RTI International to expand R&D efforts on CO2 capture

RESEARCH TRIANGLE PARK, N.C. — As part of an effort to reduce emissions of carbon dioxide from coal-fired power plants, the U.S. Department of Energy, National Energy Technology Laboratory (NETL) has awarded RTI International two new projects to develop and test transformational technologies for CO2 capture. 

"Reducing greenhouse gas emissions through carbon capture and storage remains one of the great challenges in our era of abundant fossil fuels, which are linked to climate change," said Markus Lesemann, Ph.D., senior director for business development in RTI's Energy Technology Division. 

Fossil fuel-fired power plants are expected to continue to play a critical role in global electricity generation, especially for base-load generation. Carbon capture and storage (CCS) is an important approach to significantly reduce domestic and global CO2 emissions. RTI's new technology developments are aimed to further reduce the cost and energy penalty associated with carbon capture to better prepare for a low-carbon future. 

Under a $2.7 million award, RTI researchers will continue the development and scale-up of RTI's non-aqueous solvent based CO2 capture technology with engineering partner Linde Group and Norwegian research entity SINTEF. 

The process currently is being tested at small scale in RTI's facility in North Carolina, under funding from DOE-NETL. The new award will allow the process to transition to large bench scale/small pilot testing on actual flue gas, substantially leveraging SINTEF's existing pilot facility outside Trondheim, Norway.  

If successful, the new project will position the technology for large scale slip stream testing. The overall program is also substantially supported by CLIMIT, the national Norwegian program for CO2 capture R&D, under an international cooperation framework between the U.S. Department of Energy and the Norwegian Ministry of Petroleum and Energy.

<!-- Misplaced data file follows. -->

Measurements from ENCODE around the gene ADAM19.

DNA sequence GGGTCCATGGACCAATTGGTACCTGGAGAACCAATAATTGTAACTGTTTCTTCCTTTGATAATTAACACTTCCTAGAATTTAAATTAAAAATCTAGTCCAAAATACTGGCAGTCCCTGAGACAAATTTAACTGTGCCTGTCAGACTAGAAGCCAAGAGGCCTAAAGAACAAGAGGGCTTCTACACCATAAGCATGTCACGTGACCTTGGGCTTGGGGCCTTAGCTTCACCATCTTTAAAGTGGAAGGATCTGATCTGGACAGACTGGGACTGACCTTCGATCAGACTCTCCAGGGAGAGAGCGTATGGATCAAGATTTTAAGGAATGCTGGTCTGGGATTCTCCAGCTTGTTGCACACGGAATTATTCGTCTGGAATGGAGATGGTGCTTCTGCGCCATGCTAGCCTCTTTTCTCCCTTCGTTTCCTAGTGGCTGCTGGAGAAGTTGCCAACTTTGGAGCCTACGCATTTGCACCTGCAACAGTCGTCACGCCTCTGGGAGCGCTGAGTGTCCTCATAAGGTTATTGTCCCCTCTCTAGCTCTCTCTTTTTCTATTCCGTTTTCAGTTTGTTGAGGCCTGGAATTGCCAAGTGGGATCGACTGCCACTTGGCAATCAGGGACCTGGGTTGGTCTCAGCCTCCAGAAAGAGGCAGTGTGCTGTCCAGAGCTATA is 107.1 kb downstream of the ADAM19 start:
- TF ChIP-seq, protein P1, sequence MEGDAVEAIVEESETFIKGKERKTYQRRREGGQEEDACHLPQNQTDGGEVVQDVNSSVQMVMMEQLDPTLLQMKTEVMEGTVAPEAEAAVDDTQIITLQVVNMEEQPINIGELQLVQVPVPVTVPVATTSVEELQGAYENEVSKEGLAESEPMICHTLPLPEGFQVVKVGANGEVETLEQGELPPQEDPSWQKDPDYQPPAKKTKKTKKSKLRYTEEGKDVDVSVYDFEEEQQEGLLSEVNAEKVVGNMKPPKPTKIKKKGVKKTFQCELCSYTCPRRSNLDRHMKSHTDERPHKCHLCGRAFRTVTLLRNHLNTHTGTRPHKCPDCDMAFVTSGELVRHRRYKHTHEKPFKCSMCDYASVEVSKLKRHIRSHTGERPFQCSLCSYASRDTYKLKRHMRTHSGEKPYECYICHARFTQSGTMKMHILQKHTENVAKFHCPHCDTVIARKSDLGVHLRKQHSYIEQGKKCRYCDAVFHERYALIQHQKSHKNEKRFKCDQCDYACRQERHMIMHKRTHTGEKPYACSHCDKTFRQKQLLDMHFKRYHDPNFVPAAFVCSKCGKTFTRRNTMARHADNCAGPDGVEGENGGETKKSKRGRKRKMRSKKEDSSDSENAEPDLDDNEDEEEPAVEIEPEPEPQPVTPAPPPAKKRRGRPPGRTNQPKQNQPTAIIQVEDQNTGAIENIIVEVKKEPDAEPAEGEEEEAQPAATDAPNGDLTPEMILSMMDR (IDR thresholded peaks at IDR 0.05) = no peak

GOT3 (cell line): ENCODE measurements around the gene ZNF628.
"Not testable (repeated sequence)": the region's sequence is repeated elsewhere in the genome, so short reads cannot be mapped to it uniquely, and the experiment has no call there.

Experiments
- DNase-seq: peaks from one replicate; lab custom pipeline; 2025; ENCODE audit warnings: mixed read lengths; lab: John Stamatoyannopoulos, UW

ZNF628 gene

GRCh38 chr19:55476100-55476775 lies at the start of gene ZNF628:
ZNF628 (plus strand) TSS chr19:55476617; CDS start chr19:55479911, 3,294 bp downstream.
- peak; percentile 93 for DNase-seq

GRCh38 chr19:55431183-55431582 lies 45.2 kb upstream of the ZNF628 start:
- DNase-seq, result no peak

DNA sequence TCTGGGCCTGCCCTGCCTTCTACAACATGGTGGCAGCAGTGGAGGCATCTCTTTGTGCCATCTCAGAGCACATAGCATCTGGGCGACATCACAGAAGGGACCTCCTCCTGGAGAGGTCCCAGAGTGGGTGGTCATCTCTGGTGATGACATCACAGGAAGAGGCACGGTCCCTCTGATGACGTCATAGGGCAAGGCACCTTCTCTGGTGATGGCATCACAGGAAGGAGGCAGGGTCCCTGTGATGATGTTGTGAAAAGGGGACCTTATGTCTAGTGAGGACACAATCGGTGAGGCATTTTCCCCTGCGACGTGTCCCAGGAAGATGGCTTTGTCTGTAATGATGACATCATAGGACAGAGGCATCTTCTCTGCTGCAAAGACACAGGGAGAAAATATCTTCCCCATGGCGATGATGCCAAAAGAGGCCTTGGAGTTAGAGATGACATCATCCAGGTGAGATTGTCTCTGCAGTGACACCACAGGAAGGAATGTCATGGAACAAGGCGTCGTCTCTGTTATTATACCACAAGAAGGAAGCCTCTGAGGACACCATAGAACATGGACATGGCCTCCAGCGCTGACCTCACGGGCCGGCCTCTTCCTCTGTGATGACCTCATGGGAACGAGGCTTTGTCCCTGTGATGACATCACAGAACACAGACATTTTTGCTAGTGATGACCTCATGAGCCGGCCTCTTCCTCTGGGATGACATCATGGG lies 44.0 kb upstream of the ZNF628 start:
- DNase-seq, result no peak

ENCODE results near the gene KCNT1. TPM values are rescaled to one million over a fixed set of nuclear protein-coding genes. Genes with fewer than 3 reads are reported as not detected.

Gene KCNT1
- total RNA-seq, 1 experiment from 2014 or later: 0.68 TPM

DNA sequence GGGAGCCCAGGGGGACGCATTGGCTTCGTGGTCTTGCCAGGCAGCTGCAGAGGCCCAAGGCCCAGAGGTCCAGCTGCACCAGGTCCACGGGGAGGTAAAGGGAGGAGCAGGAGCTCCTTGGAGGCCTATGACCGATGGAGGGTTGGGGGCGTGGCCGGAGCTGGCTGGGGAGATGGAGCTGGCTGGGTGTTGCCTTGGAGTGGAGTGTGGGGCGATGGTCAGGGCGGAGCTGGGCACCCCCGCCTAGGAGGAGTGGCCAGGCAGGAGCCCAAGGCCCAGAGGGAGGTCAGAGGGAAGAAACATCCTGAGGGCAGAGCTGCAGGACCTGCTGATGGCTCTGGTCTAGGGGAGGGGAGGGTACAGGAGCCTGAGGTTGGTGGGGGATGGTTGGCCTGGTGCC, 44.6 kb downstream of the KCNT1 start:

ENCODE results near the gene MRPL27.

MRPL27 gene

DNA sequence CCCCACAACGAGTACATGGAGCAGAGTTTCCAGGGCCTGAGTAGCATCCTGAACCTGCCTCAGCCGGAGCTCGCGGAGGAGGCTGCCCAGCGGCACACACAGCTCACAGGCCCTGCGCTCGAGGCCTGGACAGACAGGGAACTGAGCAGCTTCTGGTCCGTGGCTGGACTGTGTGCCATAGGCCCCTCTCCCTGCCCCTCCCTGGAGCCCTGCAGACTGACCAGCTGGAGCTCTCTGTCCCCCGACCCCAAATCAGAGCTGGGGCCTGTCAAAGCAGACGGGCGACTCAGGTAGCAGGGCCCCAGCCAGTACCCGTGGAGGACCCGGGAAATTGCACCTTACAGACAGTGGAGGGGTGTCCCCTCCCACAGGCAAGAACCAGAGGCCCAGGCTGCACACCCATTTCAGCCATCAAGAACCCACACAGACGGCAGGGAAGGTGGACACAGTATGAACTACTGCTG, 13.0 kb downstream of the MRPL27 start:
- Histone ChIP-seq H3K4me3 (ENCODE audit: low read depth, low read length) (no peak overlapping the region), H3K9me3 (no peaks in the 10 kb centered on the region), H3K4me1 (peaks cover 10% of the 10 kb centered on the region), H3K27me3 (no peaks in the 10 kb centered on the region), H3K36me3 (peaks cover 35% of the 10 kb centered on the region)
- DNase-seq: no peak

A second, $1.6 million award will allow RTI to develop novel solid CO2 adsorbents which have additional step-out performance and cost savings potential compared to current CO2 sorbents that RTI is testing under an existing NETL-funded effort. These novel sorbent approaches are based on hybrid metal organic frameworks (MOFs) and dendrimers, unique materials with advantageous physical and chemical properties for CO2 adsorption. 

If the initial work is successful, RTI's substantial expertise and existing testing capabilities at lab and bench scale will allow for a clear path to accelerated scale-up and demonstration for these new 3rd generation sorbent materials. 

"RTI's technology development program will remain focused on cost-effective CO2 capture process technologies that can be implemented with lowest possible negative impact on electricity prices," Lesemann said. 

RTI International's Energy Technology Division develops advanced process technologies for application in the energy and chemicals sectors. For the last 15 years, RTI has been developing CO2 capture technologies with funding from DOE, industry and international funding agencies. 

 

Highlights

  • The U.S. Department of Energy, National Energy Technology Laboratory has awarded RTI two new projects to develop and test transformational technologies for CO2 capture
  • Under a $2.7 million award, RTI researchers will continue the development and scale-up of RTI's non-aqueous solvent based CO2 capture technology